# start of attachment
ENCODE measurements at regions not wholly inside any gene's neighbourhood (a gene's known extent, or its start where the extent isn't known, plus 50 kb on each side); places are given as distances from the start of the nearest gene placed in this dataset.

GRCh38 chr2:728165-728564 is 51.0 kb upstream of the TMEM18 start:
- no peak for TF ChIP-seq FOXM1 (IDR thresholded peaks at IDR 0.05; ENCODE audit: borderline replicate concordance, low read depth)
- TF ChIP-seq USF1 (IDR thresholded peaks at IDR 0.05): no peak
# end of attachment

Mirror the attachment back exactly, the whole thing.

ENCODE measurements at regions not wholly inside any gene's neighbourhood (a gene's known extent, or its start where the extent isn't known, plus 50 kb on each side); places are given as distances from the start of the nearest gene placed in this dataset.

GRCh38 chr2:728165-728564 is 51.0 kb upstream of the TMEM18 start:
- no peak for TF ChIP-seq FOXM1 (IDR thresholded peaks at IDR 0.05; ENCODE audit: borderline replicate concordance, low read depth)
- TF ChIP-seq USF1 (IDR thresholded peaks at IDR 0.05): no peak